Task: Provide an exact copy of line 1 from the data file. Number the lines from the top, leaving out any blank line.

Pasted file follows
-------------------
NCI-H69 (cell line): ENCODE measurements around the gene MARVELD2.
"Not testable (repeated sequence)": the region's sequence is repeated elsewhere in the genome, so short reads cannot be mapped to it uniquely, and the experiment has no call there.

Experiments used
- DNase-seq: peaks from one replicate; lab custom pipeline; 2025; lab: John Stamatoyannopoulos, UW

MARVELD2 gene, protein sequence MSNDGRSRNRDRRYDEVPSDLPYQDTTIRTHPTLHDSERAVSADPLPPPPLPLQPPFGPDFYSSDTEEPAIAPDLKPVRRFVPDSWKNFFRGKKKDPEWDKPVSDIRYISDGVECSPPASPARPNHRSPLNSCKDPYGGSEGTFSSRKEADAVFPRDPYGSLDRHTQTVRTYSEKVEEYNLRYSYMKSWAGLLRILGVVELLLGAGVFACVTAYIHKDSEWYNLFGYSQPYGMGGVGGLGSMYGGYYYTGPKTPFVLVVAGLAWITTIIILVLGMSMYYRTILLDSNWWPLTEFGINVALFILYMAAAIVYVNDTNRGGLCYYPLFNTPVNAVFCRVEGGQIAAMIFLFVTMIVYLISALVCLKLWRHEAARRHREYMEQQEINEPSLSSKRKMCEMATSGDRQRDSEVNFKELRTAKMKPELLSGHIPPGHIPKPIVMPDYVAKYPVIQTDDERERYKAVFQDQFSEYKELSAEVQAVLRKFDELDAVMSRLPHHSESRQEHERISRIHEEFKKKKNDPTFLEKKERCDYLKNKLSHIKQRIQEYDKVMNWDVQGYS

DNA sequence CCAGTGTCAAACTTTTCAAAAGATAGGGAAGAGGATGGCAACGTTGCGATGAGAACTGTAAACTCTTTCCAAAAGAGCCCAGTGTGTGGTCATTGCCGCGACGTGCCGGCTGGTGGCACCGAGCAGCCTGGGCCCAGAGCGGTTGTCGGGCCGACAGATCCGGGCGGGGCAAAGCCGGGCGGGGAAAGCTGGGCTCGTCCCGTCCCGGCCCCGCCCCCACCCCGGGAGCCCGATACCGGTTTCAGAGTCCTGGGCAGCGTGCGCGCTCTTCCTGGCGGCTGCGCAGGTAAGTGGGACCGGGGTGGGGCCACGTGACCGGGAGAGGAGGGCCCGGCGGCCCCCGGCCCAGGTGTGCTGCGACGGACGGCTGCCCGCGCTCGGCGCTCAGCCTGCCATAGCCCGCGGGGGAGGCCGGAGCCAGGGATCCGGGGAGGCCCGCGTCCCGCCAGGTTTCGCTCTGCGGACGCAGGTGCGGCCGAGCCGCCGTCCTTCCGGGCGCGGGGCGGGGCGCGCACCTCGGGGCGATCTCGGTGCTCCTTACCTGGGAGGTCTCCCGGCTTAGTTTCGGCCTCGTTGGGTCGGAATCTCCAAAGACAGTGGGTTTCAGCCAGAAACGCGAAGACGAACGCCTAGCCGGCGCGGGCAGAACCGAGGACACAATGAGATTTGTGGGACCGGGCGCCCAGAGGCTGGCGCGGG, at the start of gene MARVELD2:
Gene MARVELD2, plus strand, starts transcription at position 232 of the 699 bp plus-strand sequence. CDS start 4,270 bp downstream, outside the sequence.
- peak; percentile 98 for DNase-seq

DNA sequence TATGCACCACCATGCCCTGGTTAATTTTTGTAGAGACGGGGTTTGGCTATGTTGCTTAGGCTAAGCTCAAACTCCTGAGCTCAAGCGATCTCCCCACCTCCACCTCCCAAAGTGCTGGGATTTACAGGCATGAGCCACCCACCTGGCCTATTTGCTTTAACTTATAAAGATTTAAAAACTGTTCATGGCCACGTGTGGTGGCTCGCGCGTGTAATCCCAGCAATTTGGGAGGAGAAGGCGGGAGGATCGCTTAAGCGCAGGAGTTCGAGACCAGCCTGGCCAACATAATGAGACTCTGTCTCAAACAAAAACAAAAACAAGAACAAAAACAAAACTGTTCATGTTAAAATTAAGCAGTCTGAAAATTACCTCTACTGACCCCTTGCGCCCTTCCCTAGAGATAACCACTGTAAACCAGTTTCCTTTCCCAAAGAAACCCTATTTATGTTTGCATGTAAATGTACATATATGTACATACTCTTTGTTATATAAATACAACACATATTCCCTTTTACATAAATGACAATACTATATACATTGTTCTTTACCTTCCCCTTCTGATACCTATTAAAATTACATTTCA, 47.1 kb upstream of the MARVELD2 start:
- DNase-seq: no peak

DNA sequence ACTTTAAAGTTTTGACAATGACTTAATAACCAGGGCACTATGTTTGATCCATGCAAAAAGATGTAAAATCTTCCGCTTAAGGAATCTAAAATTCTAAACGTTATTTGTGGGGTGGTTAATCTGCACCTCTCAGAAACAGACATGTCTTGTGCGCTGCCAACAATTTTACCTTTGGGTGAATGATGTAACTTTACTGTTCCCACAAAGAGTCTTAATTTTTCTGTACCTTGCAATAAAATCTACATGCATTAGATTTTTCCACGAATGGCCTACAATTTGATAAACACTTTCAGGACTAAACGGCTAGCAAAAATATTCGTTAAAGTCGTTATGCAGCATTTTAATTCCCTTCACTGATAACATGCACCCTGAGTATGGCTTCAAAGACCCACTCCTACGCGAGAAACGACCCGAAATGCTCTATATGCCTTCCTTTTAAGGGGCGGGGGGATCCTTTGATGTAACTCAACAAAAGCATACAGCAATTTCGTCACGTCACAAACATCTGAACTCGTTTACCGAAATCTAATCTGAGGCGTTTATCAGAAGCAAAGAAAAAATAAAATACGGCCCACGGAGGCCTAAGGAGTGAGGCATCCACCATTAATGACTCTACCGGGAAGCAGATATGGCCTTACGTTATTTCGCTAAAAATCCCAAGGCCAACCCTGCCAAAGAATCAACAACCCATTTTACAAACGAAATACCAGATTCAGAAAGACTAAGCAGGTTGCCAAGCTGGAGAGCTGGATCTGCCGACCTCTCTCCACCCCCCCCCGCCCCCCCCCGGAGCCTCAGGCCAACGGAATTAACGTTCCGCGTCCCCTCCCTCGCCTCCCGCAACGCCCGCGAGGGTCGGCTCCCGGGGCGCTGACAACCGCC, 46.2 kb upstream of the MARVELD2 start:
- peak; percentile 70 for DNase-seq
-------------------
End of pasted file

NCI-H69 (cell line): ENCODE measurements around the gene MARVELD2.